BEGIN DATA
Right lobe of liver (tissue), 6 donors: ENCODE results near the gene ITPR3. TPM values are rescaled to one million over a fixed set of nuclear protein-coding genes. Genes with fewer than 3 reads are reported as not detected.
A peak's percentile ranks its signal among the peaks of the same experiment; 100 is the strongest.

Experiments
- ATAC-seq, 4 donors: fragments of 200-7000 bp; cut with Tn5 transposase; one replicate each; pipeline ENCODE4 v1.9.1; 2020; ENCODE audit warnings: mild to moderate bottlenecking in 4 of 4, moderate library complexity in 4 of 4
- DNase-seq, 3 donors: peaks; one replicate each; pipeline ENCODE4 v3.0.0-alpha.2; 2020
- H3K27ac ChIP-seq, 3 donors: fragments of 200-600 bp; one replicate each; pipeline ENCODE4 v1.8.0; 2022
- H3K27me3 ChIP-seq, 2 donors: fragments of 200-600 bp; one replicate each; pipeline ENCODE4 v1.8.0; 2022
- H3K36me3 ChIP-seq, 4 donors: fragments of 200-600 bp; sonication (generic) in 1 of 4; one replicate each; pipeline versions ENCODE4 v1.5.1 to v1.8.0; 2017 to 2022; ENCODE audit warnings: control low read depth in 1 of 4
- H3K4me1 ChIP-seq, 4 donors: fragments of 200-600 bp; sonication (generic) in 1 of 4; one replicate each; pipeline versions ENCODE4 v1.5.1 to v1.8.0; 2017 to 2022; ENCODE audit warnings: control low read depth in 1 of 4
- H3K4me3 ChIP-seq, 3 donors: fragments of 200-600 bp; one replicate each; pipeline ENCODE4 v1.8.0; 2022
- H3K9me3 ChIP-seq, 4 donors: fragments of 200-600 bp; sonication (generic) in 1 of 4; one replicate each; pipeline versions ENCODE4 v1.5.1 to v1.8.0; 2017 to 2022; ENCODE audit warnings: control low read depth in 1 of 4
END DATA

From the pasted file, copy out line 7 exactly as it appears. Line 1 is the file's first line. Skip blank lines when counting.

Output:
- H3K27me3 ChIP-seq, 2 donors: fragments of 200-600 bp; one replicate each; pipeline ENCODE4 v1.8.0; 2022